And, to be completely upfront, I should note that I have not seen all the nominees....though I would estimate that I probably saw 30-=35 movies last year. (Not as good as my all-time record, the year that I saw 150 movies.)

    Who I think will win...

    Best Picture: Argo, which I thought was a terrific movie, and which seems to be winning all the other various awards. Plus, Ben Affleck gets a lot of credit, as he should, for reinventing his career.

    Best Actor: Daniel Day-Lewis, for Lincoln. This is a lock.

    Best Actress: Jennifer Lawrence, for Silver Linings Playbook. This is pretty close to a sure thing, and she was very good in the movie...though to be honest, I don't she's quite earned all the plaudits she is getting.

    Best Supporting Actor: Robert De Niro, for Silver Linings Playbook. He's acting royalty, and it's been a while since he's been in a movie that didn't seem beneath his talent.

    Best Supporting Actress: Anne Hathaway, for Les Miserables. Again, probably a lock. She killed that song. Really killed it.

    Best Director: Steven Spielberg, for Lincoln. This is really a guess on my part, but it may be compensation for Lincoln not winning Best Picture.

    Who I would vote for...

    Best Picture: Zero Dark Thirty, hands down my favorite movie of the year. It has been criticized for celebrating torture, but the people who said that were not paying attention. What it did was make us face the fact that sometimes we make ethically questionable decisions for the right reasons, and ask ourselves whether that is good enough.

    Best Actor: John Hawkes, for The Sessions. As a man confined to an iron lung and yet yearning for both love and physical intimacy, Hawkes was extraordinary. He should have been nominated.

    Best Actress: Jessica Chastain, for Zero Dark Thirty. She is wonderful as the driven, sometimes myopic CIA analyst who takes the hunt for Osama Bin Laden personally.

    Best Supporting Actor: Alan Arkin, for Argo. Just because whenever I think of him in the movie, I smile. For some reason, his performance has stayed with me.

    Best Supporting Actress: Helen Hunt, for The Sessions. She probably should have been nominated in the Best Actress category, in which case I would have voted for her there. Regardless, Hunt played the sexual surrogate who helps a man with physical limitations go beyond those limits, but also feel something akin to love. hers is a brave and nuanced performance.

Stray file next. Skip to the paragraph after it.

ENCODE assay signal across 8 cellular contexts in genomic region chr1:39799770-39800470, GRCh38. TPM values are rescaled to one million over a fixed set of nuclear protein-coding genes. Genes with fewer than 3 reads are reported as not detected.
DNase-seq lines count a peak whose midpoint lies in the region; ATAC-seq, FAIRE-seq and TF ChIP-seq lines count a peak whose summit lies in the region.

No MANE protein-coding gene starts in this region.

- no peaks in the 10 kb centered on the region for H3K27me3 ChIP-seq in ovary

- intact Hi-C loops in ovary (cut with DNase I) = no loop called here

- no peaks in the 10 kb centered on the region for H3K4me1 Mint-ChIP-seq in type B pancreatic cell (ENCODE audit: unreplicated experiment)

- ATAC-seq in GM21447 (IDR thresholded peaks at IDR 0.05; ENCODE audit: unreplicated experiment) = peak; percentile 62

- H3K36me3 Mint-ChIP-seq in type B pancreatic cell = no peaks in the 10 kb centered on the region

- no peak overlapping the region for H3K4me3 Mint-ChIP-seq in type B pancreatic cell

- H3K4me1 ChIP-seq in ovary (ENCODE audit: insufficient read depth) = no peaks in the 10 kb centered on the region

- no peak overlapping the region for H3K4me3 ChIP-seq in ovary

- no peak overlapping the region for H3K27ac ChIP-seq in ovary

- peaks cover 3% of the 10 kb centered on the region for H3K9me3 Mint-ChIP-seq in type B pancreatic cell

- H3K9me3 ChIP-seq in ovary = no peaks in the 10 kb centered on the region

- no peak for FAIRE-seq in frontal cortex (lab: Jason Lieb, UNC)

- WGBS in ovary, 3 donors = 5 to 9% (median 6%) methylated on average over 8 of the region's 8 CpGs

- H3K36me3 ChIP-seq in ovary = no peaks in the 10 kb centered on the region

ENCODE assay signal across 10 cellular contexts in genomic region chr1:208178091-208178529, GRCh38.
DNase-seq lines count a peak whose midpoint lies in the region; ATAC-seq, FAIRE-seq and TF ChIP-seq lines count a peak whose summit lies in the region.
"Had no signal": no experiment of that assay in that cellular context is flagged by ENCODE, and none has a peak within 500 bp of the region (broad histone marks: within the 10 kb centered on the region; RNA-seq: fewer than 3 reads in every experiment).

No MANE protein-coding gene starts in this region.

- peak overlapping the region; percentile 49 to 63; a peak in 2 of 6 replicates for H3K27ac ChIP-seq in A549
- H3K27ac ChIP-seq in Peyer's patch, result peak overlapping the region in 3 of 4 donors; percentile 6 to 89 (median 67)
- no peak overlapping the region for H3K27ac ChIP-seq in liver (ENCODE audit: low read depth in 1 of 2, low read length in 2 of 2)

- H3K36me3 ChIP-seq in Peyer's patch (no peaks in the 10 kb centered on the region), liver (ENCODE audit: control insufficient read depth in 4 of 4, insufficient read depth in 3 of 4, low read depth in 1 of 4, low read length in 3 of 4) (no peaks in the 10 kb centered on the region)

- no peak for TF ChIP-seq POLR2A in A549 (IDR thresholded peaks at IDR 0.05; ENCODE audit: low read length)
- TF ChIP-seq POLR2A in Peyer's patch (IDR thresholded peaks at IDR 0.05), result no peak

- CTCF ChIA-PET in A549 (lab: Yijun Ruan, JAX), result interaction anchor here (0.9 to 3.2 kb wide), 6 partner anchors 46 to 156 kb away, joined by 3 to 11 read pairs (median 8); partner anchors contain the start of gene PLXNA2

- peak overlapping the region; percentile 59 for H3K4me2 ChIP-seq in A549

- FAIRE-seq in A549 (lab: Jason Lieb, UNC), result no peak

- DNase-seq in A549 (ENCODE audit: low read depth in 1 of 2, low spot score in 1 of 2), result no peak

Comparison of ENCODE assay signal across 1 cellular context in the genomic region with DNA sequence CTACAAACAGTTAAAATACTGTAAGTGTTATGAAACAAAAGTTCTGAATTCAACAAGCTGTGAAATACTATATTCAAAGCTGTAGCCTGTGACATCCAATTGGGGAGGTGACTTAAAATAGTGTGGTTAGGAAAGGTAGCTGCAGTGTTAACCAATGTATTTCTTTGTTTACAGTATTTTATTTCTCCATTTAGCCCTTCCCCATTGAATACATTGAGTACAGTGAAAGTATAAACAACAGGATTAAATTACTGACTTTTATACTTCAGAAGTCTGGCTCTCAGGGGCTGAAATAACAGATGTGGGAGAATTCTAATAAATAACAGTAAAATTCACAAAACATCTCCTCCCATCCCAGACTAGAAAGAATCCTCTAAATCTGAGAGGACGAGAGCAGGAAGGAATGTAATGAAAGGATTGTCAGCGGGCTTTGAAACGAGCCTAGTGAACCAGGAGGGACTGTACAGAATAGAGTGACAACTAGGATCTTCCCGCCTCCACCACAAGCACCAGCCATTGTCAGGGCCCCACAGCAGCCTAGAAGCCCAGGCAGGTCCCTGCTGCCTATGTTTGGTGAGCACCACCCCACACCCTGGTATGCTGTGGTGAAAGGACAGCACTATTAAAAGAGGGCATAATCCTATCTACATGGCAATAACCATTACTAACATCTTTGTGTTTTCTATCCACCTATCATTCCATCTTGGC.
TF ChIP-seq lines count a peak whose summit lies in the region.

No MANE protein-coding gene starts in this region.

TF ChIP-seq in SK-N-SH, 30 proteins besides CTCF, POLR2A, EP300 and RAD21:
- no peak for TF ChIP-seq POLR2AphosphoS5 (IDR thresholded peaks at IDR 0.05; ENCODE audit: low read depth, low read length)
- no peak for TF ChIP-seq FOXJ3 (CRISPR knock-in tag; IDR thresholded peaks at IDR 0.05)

(By the way, if Hunt had been nominated for Best Actress, I probably would have cast my vote in this category for Judi Dench in Skyfall, the James Bond movie that not only broke franchise records this year, but also tilled new ground for the 50-year-old series. As M, the spymaster in charge of MI6, Dench gave emotional shadings to her role, showing the toll that responsibility can take, but never shirking either her job or her greater moral and ethical responsibilities. Go figure - after 50 years, it ends up that Judi Dench is the ultimate Bond woman.

    Best Director: Kathryn Bigelow, for Zero Dark Thirty. The Oscar-winning director of The Hurt Locker has done it again, constructing a nail-biting movie that, while at its heart a thriller in the same way that All The President's Men was, managed to go beyond the genre to consider he impact of terrorism and warfare on the human soul.

    I have a couple of wonderful wines to recommend to you this week...

    • the 2010 Willamette Valley Vineyards Dijon Clone Chardonnay, which is a lovely, full-bodied chardonnay, which is what I love. (Plus, it is from Oregon's Willamette Valley. Can't do better than that.)

    • the 2008 Piaggia Euiserva Carmigano, a rich, luscious red wine that is perfect with lasagna or any other Italian food. My son Brian gave it to me as a gift, and you should be so lucky.

    BTW...Today happens to be National Margarita Day. Don't know about you, but I plan to celebrate.

    Finally, I did see one movie this week: A Good Day To Die Hard. I went because I have such fond memories of the first two in the series that I was desperately hoping that the new one, the fifth, would somehow recapture the rambunctious fun of Die Hard and Die Hard 2: Die Harder. Sad to say, it did not.

    That's it for this week. Have a wonderful weekend, and I'll see you Monday.

    KC's View: